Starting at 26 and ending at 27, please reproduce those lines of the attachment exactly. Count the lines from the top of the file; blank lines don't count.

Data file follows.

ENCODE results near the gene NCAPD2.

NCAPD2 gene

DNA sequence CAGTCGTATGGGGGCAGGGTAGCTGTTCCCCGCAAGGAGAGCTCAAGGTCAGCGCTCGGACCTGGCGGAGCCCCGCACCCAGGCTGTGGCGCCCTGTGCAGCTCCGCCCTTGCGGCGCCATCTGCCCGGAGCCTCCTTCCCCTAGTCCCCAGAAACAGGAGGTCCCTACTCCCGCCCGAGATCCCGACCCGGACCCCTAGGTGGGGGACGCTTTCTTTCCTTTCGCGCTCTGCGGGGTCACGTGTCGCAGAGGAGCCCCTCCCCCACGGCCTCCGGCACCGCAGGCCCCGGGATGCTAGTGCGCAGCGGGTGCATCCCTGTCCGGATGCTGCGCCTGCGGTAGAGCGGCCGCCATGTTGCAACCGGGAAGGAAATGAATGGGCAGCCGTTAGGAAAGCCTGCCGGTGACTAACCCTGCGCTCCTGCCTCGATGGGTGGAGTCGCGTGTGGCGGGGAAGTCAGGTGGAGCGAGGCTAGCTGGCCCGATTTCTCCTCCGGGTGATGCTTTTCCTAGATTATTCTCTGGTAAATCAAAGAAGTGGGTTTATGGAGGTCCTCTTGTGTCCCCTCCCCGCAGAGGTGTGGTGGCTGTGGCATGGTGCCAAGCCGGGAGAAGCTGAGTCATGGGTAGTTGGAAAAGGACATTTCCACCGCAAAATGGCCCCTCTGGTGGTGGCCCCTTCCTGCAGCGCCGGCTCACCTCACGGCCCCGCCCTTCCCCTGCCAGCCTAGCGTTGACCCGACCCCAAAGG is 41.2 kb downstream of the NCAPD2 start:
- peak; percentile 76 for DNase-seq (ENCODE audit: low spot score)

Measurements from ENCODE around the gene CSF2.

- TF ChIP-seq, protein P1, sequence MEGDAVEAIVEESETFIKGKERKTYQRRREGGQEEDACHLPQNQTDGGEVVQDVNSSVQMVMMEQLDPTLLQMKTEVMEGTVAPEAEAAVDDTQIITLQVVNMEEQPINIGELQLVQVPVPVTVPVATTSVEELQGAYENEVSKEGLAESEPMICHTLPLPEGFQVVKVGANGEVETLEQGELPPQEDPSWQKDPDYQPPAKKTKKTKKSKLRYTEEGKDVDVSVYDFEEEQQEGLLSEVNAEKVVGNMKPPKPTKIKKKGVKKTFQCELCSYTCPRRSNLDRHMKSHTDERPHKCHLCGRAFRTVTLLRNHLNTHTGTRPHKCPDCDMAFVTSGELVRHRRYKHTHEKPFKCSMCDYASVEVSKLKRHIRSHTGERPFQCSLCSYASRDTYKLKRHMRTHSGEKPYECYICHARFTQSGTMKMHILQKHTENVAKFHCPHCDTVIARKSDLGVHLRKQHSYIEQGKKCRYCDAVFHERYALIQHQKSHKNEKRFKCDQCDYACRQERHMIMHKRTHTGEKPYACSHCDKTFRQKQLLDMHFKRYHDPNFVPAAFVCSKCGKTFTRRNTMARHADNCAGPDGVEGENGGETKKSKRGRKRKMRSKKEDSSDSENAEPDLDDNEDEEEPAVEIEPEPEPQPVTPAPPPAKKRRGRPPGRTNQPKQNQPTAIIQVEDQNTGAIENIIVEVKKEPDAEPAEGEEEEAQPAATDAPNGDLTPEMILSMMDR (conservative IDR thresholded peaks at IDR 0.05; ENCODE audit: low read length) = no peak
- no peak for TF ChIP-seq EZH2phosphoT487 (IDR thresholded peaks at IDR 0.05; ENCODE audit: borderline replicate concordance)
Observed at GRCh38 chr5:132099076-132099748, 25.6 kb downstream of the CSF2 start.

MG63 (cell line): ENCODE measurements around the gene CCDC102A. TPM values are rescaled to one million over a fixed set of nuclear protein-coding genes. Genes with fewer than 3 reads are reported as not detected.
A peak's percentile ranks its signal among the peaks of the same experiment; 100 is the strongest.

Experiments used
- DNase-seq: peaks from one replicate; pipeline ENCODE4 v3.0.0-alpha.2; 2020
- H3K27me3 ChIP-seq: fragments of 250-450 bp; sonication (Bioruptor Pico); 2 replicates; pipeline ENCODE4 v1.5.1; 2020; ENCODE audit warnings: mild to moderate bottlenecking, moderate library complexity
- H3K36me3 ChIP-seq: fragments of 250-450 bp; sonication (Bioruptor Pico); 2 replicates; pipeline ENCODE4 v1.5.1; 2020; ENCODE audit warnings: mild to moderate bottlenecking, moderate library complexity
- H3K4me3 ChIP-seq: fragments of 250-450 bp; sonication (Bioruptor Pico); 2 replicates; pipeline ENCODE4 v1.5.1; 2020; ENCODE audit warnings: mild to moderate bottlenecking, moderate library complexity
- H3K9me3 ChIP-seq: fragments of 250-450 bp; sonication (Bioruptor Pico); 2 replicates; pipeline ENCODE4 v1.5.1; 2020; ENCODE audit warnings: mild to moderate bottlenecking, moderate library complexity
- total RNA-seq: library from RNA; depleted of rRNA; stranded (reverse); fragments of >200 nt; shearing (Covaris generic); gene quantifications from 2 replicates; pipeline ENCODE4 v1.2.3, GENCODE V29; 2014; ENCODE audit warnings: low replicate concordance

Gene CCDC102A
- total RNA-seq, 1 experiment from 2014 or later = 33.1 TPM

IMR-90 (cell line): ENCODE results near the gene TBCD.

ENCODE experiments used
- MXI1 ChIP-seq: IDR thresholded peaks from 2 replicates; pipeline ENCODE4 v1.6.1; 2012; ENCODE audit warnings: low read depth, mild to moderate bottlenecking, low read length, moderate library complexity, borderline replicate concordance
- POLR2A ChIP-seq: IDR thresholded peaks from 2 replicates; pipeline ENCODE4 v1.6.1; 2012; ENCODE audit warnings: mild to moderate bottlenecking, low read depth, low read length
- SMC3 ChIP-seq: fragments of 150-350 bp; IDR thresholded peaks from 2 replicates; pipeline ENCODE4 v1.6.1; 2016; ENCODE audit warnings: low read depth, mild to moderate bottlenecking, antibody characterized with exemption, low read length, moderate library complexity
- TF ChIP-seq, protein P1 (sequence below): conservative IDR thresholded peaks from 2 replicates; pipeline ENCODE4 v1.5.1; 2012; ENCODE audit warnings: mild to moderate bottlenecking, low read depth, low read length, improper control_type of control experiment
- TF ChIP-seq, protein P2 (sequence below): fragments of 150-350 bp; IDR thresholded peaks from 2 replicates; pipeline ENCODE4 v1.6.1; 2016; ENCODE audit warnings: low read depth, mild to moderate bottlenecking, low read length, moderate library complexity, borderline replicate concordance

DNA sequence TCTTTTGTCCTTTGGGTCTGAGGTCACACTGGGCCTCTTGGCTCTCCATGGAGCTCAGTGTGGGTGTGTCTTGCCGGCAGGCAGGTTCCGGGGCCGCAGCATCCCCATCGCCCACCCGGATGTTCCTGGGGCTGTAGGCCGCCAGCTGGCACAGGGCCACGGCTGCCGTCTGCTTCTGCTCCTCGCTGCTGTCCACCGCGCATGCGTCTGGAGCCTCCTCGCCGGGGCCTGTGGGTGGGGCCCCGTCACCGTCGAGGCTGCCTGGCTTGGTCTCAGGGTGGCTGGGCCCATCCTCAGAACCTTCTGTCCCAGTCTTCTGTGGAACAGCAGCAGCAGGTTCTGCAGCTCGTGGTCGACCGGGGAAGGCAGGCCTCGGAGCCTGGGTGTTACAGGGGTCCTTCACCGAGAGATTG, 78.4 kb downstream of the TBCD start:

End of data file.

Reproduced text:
- TF ChIP-seq, protein P2 (sequence below): fragments of 150-350 bp; IDR thresholded peaks from 2 replicates; pipeline ENCODE4 v1.6.1; 2016; ENCODE audit warnings: low read depth, mild to moderate bottlenecking, low read length, moderate library complexity, borderline replicate concordance

DNA sequence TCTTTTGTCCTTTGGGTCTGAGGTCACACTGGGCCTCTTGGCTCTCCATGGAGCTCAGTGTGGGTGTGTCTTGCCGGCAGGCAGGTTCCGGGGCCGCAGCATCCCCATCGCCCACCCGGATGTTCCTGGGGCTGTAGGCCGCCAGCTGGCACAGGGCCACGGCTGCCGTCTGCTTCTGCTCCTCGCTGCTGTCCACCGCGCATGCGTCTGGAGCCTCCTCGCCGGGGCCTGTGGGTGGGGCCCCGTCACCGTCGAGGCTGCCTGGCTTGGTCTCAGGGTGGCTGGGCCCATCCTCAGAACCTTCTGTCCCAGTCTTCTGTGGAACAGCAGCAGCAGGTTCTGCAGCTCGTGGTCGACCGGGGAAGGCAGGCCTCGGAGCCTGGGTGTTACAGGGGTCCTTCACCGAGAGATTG, 78.4 kb downstream of the TBCD start: